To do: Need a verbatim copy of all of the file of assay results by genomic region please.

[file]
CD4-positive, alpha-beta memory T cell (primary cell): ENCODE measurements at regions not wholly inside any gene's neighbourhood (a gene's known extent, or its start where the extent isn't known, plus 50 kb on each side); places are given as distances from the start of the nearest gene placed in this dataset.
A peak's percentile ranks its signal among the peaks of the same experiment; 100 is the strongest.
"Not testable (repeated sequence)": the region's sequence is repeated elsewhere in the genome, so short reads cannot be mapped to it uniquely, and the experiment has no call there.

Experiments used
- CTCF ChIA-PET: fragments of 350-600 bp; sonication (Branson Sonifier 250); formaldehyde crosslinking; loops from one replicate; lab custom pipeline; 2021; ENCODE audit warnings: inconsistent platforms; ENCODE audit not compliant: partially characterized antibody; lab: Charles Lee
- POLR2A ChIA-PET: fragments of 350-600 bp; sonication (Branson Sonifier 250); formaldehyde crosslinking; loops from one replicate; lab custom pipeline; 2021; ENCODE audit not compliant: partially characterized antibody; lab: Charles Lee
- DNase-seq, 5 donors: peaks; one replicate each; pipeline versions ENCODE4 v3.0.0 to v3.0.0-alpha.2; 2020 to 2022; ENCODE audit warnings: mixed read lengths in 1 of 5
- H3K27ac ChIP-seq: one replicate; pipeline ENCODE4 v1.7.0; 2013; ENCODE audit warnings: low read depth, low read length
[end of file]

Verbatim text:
CD4-positive, alpha-beta memory T cell (primary cell): ENCODE measurements at regions not wholly inside any gene's neighbourhood (a gene's known extent, or its start where the extent isn't known, plus 50 kb on each side); places are given as distances from the start of the nearest gene placed in this dataset.
A peak's percentile ranks its signal among the peaks of the same experiment; 100 is the strongest.
"Not testable (repeated sequence)": the region's sequence is repeated elsewhere in the genome, so short reads cannot be mapped to it uniquely, and the experiment has no call there.

Experiments used
- CTCF ChIA-PET: fragments of 350-600 bp; sonication (Branson Sonifier 250); formaldehyde crosslinking; loops from one replicate; lab custom pipeline; 2021; ENCODE audit warnings: inconsistent platforms; ENCODE audit not compliant: partially characterized antibody; lab: Charles Lee
- POLR2A ChIA-PET: fragments of 350-600 bp; sonication (Branson Sonifier 250); formaldehyde crosslinking; loops from one replicate; lab custom pipeline; 2021; ENCODE audit not compliant: partially characterized antibody; lab: Charles Lee
- DNase-seq, 5 donors: peaks; one replicate each; pipeline versions ENCODE4 v3.0.0 to v3.0.0-alpha.2; 2020 to 2022; ENCODE audit warnings: mixed read lengths in 1 of 5
- H3K27ac ChIP-seq: one replicate; pipeline ENCODE4 v1.7.0; 2013; ENCODE audit warnings: low read depth, low read length